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Old 11-28-2012, 03:26 PM   #1
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Best Candies and Cookies to make to send overseas.

Hi Everyone my name is Karen and my grandson is stationed in Germany. I need to know what the best homemade candies and cookies are to send to him that will arrive in relative good shape. I have never sent anything overseas so I am not sure what to make. I am making them with his sisters and mom so they can me more personal. Can any one out their help me?


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Old 11-28-2012, 09:02 PM   #2
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Individually wrapped and decorated gingerbread men would be fun, maybe some peanut brittle, candied pecans. Gingersnaps and sugar cookies might work too. I would think a stiff crunchy cookie, rather than soft batter cookie would hold up better. You could pack them surrounded in bags of caramel corn or popcorn as padding. Others will weigh in, and what a nice thing to do!

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Old 11-28-2012, 10:24 PM   #3
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When I have sent things before I sent all sorts of cookies. The most successful was when I made brownies in a disposable pan and sent them without taking them out of the pan. I actually made several bar cookies and sent them this way. They were able to cut and serve when they got them.
Fudge also travels well in a disposable pan, but I cut them before sending and left them in the pan.
I have also sent big round sugar cookies. I wrapped each individually and stacked them into a plastic container about the same diameter as the cookies. Those also traveled well and didn't break.
Some of the other cookies I have sent broke, but they still tasted fine.
No matter where I serve my guests, it seems they like my kitchen best!
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Old 11-29-2012, 08:18 AM   #4
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I have had several nephews overseas, chocolate chip cookies work good to.
Also here's a hint for you- Buy Pringles -the cans work good for shipping and storage, They tell me the cookies arrive all in one piece and they are great for storage, as they slide in their backpacks. One nephew was limit on space as he rode in a tank all the time. It also helps to keep bugs out. They also love the drink mixes that you put into the water bottles. Indiviual servings. Hard candys, not so much chocolate as in melts. They also like to get the can full of pringles to.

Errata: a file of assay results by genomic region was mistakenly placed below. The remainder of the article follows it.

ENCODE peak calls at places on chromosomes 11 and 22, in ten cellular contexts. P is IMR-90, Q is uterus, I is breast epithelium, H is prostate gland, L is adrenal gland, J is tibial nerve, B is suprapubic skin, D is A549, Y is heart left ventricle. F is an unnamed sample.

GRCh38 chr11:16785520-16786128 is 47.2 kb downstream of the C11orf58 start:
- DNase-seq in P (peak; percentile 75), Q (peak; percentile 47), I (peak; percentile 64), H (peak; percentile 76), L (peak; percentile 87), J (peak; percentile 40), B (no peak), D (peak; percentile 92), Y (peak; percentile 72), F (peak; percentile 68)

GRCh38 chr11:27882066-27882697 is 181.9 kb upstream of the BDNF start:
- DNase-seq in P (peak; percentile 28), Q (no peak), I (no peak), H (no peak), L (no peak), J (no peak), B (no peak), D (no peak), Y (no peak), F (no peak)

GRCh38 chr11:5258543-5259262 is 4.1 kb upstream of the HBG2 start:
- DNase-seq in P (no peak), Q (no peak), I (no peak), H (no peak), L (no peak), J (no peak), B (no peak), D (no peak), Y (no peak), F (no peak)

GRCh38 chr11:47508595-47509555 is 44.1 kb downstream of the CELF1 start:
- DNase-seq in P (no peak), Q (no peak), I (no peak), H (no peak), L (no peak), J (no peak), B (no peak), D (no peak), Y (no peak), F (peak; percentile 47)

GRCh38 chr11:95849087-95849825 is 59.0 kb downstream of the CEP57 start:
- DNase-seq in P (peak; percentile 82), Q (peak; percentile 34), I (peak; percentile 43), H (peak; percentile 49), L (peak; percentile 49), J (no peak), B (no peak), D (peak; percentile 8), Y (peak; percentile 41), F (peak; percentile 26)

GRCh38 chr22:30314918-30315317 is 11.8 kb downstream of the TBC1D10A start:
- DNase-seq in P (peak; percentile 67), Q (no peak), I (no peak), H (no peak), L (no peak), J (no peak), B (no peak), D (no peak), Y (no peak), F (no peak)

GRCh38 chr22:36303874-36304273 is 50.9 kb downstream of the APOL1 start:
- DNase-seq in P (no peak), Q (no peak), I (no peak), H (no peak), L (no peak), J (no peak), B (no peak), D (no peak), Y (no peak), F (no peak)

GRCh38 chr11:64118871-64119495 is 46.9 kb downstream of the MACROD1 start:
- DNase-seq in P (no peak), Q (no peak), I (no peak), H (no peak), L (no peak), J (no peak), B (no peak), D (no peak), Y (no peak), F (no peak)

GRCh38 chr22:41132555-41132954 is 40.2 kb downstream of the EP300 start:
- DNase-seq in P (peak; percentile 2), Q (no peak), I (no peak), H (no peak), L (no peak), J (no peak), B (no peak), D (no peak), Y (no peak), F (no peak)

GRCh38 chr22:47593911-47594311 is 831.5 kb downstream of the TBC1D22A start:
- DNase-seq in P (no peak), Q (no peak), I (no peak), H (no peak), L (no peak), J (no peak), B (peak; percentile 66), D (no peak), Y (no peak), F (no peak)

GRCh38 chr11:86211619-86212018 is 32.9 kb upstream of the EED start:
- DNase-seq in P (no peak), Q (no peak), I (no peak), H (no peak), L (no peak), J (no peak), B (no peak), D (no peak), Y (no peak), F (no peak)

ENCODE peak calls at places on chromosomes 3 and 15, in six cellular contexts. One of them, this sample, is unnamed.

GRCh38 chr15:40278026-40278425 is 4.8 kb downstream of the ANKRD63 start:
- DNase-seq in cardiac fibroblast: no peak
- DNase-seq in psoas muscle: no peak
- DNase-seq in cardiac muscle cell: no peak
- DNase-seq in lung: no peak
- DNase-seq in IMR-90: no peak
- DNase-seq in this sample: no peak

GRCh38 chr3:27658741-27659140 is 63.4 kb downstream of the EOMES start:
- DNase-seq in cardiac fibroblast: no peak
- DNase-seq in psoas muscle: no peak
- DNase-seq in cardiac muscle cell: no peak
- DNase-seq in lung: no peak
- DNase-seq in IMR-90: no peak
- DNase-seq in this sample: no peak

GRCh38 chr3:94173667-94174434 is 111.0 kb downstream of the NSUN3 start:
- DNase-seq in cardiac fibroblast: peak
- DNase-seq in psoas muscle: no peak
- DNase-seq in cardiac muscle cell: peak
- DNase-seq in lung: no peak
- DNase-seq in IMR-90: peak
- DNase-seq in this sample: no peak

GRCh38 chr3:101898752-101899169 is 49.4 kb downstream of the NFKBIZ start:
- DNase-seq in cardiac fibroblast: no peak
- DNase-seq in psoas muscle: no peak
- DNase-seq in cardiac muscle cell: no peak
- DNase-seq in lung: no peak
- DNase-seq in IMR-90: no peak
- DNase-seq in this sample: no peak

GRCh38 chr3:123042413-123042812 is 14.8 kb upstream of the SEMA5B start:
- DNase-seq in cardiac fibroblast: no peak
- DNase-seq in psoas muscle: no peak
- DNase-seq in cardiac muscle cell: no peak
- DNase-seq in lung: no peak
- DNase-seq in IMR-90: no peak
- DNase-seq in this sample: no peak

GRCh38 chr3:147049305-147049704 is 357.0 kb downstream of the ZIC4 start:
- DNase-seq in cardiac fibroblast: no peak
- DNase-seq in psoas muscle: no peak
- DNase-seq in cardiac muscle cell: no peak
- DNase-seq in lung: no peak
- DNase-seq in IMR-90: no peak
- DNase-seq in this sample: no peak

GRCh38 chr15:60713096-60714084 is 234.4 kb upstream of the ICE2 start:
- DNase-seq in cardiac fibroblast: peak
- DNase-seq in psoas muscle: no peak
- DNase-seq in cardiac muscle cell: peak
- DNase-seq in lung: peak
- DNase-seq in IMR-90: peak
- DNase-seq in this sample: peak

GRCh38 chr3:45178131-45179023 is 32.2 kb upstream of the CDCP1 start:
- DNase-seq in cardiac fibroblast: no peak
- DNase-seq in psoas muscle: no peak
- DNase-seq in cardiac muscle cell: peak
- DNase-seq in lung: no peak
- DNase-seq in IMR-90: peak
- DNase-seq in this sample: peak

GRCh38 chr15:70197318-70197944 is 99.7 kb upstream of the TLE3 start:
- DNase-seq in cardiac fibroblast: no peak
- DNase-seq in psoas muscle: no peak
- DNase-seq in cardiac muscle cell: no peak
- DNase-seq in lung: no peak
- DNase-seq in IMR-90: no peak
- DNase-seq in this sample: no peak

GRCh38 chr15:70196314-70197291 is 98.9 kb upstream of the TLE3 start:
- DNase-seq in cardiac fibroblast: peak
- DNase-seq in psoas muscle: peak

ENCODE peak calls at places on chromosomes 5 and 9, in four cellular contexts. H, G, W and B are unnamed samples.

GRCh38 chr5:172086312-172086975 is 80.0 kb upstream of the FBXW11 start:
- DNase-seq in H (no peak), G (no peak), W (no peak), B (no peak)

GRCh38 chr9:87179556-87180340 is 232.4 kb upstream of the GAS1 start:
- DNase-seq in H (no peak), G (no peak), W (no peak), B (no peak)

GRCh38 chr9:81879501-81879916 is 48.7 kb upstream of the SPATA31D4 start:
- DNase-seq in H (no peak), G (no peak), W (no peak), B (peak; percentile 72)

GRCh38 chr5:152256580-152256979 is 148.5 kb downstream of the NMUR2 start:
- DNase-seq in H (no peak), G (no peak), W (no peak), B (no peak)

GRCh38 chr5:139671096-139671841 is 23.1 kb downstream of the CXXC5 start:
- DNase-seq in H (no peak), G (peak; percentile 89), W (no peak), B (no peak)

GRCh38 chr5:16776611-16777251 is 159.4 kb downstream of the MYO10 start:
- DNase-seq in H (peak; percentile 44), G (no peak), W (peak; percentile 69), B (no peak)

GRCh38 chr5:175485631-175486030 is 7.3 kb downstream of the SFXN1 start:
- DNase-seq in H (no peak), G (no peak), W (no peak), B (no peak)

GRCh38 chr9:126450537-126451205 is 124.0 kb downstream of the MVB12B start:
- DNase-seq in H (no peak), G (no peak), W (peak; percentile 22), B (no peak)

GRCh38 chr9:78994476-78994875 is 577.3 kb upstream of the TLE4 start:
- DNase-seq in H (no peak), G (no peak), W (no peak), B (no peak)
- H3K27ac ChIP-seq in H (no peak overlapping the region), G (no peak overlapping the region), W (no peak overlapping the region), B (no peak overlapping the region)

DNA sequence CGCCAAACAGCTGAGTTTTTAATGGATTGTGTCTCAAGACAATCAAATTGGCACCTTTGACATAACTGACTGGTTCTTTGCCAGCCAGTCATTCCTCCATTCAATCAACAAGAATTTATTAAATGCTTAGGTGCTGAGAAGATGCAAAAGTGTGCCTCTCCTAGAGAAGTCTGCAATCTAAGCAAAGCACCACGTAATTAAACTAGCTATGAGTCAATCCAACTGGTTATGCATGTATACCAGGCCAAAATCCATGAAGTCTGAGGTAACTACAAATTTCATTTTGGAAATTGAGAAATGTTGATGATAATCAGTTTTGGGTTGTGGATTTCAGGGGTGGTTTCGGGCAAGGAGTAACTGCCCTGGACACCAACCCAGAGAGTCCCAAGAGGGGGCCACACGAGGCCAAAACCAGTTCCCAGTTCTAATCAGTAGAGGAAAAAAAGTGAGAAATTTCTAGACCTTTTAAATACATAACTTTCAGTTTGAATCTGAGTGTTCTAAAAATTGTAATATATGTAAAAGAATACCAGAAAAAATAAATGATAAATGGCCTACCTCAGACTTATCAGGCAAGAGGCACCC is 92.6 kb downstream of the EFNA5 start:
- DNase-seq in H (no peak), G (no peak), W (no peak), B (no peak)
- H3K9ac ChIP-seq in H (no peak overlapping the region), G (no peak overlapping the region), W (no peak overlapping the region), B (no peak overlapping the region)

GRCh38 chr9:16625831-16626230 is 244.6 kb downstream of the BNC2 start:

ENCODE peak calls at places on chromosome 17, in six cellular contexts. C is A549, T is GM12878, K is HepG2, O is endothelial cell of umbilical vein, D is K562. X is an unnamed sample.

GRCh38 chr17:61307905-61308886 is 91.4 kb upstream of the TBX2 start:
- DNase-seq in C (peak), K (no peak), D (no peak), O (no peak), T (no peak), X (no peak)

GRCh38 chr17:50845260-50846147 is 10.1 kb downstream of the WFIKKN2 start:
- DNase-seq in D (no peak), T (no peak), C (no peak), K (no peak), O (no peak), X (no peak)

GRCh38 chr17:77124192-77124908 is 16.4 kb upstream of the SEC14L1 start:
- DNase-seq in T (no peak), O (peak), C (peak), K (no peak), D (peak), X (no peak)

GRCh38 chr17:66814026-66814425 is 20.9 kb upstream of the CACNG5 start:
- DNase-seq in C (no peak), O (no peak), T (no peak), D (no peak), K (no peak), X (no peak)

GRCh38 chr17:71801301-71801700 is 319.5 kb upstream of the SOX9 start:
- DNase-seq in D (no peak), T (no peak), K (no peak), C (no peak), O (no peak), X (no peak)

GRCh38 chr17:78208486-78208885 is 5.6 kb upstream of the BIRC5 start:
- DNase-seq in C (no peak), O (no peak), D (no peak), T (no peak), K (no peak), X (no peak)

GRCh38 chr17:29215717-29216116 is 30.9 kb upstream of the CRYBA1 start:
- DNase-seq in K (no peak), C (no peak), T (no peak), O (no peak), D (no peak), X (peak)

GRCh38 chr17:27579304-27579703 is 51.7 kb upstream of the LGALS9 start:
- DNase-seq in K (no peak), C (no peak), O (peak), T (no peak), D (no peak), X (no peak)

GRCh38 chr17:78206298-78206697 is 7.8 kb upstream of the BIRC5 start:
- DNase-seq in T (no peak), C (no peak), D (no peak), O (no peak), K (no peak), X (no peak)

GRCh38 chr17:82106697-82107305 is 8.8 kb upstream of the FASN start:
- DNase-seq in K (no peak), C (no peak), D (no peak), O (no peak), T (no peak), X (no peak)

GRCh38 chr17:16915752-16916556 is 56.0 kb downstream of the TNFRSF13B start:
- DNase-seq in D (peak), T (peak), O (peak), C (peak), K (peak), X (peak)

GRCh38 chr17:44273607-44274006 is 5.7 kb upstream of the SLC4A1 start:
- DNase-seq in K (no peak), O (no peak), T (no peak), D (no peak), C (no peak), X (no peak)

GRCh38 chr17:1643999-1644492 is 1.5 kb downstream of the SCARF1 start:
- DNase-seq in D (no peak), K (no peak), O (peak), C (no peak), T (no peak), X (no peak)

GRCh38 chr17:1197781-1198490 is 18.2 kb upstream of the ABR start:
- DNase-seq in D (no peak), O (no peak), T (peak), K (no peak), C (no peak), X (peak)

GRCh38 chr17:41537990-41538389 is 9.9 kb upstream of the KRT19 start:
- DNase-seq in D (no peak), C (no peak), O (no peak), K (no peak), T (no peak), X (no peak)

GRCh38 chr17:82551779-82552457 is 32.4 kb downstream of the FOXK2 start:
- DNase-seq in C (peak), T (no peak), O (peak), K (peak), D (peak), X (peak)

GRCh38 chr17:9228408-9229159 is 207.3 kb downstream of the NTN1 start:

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Old 11-29-2012, 03:38 PM   #5
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When I was at sea while in the Navy, my DW would send me peanut butter, and Toll House cookies. She made them as she did at home, soft and tender. She would also pack sticks of hard salami, sharp cheddar, and pepperoni. Finally, she would send one of each flavor of the large Cadbury Chocolate bars. Once, she sent a canned ham. Everything was packed in a large box, in layers, with popcorn surrounding everything. All arrived intact, every time.

The only thing you need to watch for is that you send foods that won't mold, or rot. It can take weeks from the time a package is mailed, to the time it is received.

I did love those "care" packages.

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Old 12-01-2012, 12:26 AM   #6
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I don't think that these really qualify as candy, but I have sent a variety of fruit roll ups (leathers) to England (where they are sold as Winders)and Poland (where my friend had never heard of them) without any problem.
In my local supermarket, Albertsons, a skinny strip, 3x10cm costs 50c, so it is a lot cheaper to make your own, even though the cost of strawberries and raspberries is up again. I usually mix my berries or apricots with apple sauce, particularly at this time of year, and dry them in a dehydrator, but you can dry them on a cookie pan in the oven if you wish; there are a lot of online recipes.
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Old 12-01-2012, 08:02 AM   #7
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I just saw an idea on Taste of Home for those peanut butter cookies with the Hershey's kiss on top. The person turned the kiss upside down! She made the cookies into balls then pressed the kiss in point first and baked. They had nice flat tops for shipping. Thought that was a great idea.
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Old 12-01-2012, 12:05 PM   #8
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I regularly send cookies to my kid who's studying on Taiwan. Short bread type cookies seem to hold up best and I pack them tightly in small tins, sometimes sticking cookies in white cupcake papers to make sure they are packed tightly - tight packing helps them arrive in one piece. After the tin is packed I seal the lid seam ALL THE WAY AROUND with clear packing tape. The cookies stay pretty fresh this way and he can open the tins one at a time.
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Old 12-01-2012, 10:22 PM   #9
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Welcome to DC Karen

All I really need is love, but a little chocolate now and then doesn't hurt
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